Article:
Effects of lynching by a mob

Lynching by a mob can cause serious injuries that are often fatal.

Hitting someone with a blunt object causes hematomas (blood clots), internal bleeds, fractures, organ rupture, lacerations during the attack. Blunt injuries to the head can cause fracture, bleeding into the brain, causing unconsciousness, seizures and/or death. Blunt injuries to the chest can cause fractured ribs leading to lung injuries which can cause air/fluid/blood in the lungs (pneumo/hemothorax). There can also be rupture of some major arteries cause a person to bleed internally. Blunt injuries to the abdomen can injure a lot of soft tissues such as the liver, spleen, kidney and intestines. The liver being fragile can bleed excessively which is often very difficult to control. Injury to the kidney can cause blood in the urine and later acute kidney failure. Intestinal injuries can cause obstruction and severe infections (peritonitis/sepsis). Injuries to the pelvic area can cause pelvic fracture, damage to major blood vessels, rupture of urinary bladder and genital tract injuries. Internal bleeding may require major surgical intervention to control the bleeding and salvage vital organs.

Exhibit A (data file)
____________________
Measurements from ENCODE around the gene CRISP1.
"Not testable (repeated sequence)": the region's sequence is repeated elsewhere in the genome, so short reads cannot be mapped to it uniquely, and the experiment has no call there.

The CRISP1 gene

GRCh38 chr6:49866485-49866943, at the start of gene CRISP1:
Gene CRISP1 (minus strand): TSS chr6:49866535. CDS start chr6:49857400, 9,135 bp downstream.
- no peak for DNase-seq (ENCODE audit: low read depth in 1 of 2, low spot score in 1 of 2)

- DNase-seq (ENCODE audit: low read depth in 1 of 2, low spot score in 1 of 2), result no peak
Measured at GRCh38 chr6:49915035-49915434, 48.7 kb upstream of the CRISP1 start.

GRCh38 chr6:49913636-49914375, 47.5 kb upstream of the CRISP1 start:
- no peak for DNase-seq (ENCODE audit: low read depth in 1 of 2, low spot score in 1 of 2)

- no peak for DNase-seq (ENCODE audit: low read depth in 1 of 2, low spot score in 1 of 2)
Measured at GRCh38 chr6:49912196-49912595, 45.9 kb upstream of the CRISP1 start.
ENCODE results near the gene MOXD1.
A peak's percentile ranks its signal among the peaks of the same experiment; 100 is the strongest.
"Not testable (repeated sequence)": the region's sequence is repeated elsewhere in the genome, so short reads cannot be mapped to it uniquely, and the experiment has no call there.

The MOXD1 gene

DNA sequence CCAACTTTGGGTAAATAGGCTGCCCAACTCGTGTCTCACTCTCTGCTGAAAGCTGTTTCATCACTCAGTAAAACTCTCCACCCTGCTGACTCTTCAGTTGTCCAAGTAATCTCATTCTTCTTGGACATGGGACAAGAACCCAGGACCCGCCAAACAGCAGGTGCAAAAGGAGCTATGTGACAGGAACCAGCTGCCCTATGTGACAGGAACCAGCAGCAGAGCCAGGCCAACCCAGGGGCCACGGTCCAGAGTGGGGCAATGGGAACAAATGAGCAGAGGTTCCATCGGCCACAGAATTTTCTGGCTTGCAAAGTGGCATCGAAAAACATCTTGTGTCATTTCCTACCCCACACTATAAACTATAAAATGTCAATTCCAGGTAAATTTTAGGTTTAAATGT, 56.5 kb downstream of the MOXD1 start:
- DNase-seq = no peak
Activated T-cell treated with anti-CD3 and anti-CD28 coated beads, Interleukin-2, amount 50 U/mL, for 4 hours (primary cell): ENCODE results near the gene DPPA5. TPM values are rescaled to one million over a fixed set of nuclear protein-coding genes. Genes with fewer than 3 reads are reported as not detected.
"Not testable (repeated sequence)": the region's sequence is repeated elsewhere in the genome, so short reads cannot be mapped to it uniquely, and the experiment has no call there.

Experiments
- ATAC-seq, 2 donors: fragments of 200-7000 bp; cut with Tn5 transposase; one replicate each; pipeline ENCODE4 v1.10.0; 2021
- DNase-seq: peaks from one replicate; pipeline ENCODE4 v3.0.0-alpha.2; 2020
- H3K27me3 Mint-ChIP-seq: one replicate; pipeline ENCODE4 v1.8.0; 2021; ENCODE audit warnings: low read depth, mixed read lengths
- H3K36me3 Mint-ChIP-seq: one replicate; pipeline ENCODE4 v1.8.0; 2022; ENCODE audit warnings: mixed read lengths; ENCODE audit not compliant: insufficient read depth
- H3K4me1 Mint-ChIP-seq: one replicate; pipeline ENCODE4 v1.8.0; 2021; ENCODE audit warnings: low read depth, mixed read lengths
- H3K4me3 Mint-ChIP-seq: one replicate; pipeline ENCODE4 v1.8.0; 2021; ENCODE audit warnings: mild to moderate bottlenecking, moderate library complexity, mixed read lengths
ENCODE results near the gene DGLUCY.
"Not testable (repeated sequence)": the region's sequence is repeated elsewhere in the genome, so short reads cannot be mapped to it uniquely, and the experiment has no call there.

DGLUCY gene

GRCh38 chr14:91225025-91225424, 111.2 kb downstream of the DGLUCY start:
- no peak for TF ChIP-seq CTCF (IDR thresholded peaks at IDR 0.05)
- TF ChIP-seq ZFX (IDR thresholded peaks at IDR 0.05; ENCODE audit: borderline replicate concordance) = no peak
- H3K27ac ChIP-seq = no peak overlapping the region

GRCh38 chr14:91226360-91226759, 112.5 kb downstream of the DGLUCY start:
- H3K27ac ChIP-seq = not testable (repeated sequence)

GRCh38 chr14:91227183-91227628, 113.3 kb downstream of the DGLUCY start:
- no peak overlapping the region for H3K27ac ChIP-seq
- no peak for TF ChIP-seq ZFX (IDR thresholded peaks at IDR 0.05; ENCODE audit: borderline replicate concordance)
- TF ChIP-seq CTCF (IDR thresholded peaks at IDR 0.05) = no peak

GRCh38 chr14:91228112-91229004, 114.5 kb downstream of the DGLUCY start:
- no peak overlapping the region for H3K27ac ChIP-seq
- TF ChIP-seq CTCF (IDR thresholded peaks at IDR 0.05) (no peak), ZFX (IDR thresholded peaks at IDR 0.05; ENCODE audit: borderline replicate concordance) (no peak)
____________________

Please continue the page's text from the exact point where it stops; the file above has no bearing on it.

Later the person can suffer from sepsis, obstructions due to the injury, embolisms, haemorrhage and multi-organ failure. Head injuries can progress to loss of vision, loss of hearing, and focal seizures. Those who do survive can have long term consequences requiring prolonged hospital intervention and medical/surgical support.

Apart from this, the person can suffer from severe physical pain often require long term pain medication.

The psychological impact of lynching by an angry mob can lead a person to develop long lasting psychological damage – post traumatic stress disorder, depression, excessive rage, panic attacks, suicidal thoughts and even suicidal attempts.

The effect on a community that is consistently targeted cannot be undermined. It leads to loss of feeling of belonging to a community, alienation, a strong sense of betrayal and discrimination.

Young people can respond to this in several ways. They may hesitate to form close relationships, may be fearful of public spaces and may have inordinate fear of strangers and new places. It can lead young men and women to form retaliatory groups and gangs and in extreme cases lead people to become anti-social elements. So if there is, over time a rise in ‘terrorist attacks’ in the country, we have only ourselves to blame.

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